I’ve written about how to find direction in college in a previous post. So, if that’s what you’re wondering, read that. To answer the question, “How do I find my calling?” I must rant.
I hear people say ALL THE TIME…
God called me to Nashville.
I just kept praying, asking God what He wanted me to do with my life. And then God revealed my calling… to be a teacher!
I just knew that God was calling me to go to James Madison University. (shout out to the alma mater!)
I think God is calling us to break up.
We LOVE to say God called us to do something.
Now, I am all for saying– this is where my passions are, this is what gets me up in the morning, this excites me, I want to, God has provided opportunities to, my experiences and passions point me in this direction…. etc.
What I am not okay with is the mysticism the church has created in finding your calling from God. God does not have some secret plan from your life that He will only reveal to you in a supernatural way, if you hold your breath and cross your fingers just right. Nor does God have some specific calling from your life that will suddenly dawn on you and will be a complete shock having nothing to do with your previous interest, experience, or wiring. And, God forbid, you miss your calling, THEN what on earth are you supposed to make of your life?
That all sounds horrible to me.
I really struggled with this in college. I could not figure out what I was supposed to do with my life. I researched many avenues and felt so worried that I would chose the wrong thing. I knew I could be good in several areas–but what if I chose a path that wasn’t God’s calling? What if I didn’t choose His best?
I remember, clear as day, sitting in the front pew at a Moody Bible Institute chapel service, where Professor Howard Hendricks was the guest speaker. I had flown to Chicago to visit my family and went to work with my dad (who worked at Moody) for the day. Prof leaned across the pulpit and said, “Most–if not all–of you in this room, are desperately trying to figure out what your calling is. Stop stressing. It’s much more simple than you think.” He went on to say that the way we decide what to do with our lives, is to consider the intersection of where our strengths lie and what experiences God had already placed in our lives.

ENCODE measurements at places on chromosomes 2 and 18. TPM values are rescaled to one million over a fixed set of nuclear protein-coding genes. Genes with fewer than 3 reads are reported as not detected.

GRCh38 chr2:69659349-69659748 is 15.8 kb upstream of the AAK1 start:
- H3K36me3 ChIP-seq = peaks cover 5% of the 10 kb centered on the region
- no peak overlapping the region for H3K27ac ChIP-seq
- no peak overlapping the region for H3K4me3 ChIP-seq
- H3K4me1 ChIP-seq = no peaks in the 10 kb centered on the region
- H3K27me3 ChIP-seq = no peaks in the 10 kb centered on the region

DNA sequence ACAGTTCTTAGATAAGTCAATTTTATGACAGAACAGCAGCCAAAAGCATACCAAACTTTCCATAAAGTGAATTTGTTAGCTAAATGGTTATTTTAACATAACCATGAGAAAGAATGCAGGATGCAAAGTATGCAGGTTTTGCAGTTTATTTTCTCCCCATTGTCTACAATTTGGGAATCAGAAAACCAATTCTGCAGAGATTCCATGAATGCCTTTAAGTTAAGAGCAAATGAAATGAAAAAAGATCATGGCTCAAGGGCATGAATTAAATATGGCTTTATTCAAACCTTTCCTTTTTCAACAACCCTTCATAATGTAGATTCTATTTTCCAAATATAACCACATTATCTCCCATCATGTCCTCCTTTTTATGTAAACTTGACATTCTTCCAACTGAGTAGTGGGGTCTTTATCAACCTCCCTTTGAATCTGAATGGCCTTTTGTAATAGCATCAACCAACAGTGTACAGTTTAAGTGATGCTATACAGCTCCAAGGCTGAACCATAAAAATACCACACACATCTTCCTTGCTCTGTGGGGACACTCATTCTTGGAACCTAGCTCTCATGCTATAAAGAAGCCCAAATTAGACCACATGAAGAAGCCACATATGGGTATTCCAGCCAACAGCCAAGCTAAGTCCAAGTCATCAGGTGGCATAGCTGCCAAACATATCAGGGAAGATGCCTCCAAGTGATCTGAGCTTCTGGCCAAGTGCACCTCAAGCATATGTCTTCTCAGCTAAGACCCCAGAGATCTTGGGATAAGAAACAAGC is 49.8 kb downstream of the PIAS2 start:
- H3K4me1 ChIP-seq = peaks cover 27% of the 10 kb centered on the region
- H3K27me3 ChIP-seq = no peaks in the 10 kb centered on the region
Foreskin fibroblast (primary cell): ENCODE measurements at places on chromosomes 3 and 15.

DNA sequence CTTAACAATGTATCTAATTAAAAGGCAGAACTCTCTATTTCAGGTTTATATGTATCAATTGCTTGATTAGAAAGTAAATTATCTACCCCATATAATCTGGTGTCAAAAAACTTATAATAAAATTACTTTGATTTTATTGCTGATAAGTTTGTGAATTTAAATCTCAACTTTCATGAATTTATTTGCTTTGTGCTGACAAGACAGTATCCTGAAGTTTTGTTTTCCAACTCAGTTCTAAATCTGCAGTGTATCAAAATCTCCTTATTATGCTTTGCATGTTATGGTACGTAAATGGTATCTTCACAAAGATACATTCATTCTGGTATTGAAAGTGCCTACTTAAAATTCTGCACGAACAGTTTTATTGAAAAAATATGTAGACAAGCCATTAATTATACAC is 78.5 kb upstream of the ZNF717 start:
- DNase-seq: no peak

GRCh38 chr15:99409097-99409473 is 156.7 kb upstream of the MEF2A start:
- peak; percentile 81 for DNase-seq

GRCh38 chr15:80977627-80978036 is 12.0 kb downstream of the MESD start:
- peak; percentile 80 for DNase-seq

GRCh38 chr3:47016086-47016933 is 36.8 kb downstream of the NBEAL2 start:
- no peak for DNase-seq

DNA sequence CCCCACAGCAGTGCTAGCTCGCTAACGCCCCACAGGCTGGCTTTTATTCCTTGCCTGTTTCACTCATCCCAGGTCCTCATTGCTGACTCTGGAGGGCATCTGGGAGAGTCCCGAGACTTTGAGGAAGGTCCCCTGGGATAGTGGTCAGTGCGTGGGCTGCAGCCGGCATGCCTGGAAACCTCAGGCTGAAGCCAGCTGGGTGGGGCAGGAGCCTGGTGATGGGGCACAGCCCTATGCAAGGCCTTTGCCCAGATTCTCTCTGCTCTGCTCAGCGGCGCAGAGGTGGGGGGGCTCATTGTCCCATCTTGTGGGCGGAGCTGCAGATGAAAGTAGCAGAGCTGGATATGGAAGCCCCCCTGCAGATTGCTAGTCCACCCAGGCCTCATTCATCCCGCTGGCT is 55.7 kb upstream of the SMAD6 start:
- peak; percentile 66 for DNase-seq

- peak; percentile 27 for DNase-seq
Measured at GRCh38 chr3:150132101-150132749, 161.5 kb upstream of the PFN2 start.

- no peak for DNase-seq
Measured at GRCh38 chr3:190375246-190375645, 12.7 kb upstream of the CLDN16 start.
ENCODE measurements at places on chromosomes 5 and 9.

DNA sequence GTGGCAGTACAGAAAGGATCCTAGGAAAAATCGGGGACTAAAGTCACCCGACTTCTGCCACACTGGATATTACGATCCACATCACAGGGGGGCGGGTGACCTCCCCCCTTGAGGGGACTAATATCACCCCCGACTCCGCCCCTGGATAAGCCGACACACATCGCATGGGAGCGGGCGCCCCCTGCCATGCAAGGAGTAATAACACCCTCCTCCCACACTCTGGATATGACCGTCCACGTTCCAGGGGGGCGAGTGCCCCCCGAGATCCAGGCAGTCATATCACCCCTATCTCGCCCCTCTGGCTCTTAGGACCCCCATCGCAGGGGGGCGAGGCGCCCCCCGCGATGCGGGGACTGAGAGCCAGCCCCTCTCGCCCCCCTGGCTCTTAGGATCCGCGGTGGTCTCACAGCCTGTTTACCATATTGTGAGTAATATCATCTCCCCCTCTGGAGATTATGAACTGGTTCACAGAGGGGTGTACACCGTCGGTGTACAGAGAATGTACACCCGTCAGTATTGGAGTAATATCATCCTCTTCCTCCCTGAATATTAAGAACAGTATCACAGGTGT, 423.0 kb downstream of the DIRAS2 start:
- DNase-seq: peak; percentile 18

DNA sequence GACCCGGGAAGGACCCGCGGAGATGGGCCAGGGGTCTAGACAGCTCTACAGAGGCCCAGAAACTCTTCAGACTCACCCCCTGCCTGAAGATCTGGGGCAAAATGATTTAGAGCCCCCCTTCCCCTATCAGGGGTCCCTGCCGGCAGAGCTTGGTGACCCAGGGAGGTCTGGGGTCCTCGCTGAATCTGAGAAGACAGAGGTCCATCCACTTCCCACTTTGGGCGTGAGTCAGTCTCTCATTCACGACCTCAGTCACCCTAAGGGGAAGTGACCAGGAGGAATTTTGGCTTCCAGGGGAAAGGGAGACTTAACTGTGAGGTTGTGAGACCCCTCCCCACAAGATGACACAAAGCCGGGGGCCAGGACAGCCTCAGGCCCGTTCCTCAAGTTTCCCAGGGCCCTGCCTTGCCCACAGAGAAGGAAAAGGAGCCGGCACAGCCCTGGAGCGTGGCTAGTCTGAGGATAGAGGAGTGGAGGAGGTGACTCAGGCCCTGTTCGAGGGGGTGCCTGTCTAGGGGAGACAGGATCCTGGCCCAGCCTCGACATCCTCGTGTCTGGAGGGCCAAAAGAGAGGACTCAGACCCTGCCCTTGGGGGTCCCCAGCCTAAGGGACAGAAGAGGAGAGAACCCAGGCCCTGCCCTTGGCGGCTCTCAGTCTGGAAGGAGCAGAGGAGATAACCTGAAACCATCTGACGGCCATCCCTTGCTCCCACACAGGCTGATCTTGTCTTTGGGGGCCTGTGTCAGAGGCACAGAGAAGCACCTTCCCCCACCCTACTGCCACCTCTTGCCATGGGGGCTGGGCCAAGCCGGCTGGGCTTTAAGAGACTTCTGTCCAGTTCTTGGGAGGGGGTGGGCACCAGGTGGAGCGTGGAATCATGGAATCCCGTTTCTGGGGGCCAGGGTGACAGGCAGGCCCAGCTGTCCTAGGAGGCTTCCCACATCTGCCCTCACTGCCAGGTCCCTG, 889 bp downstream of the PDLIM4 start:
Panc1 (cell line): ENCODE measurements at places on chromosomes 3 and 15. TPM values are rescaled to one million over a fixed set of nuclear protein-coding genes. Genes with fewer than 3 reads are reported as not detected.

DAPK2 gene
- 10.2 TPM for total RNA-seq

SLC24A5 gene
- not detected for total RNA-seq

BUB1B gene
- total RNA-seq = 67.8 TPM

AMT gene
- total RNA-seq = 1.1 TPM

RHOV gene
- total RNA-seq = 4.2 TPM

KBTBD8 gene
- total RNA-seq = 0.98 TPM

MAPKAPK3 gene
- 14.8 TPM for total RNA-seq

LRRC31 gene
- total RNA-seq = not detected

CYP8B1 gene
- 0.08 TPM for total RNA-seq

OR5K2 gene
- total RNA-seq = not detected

The bottom line is: It’s not a secret code; it’s not a supernatural epiphany; it’s a decision. It’s a decision that you and I get to make based on our interests and experiences. That’s it.
God did not call you to Nashville. You wanted to move to Nashville. There are probably 12 reasons why it was a great decision to move to Nashville, but don’t try to blame your decision on God by using the “He called me” card.
God definitely did not call you to break up with your boyfriend. You decided to break up with your boyfriend. Maybe you even broke up with him for really good reasons, but again, let’s not blame your decision making abilities on God.
Are you with me?
There is an amazing book written by Kevin DeYoung called Just Do Something: A liberating approach to finding God’s Will (OR how to make a decision without dreams, visions, fleeces, impressions, open doors, random bible verses, casting lots, liver shivers, writing in the sky, etc.) Kevin breaks down what the Bible says about “The Will of God” — His will of decree, His will of desire, and His will of direction — and what that means for you and me when making life decisions. It is a great read that I highly recommend. In fact, I give it to my high school graduates every year as they embark for college.
So, if you aren’t buying what I’m saying, or just still wanting to chew on this concept, read Kevin DeYoung’s book.
AND I’m going to make this super easy for you. Comment on this post & next Tuesday morning, I will draw two names and the lucky winners will receive a free copy of Just Do Something!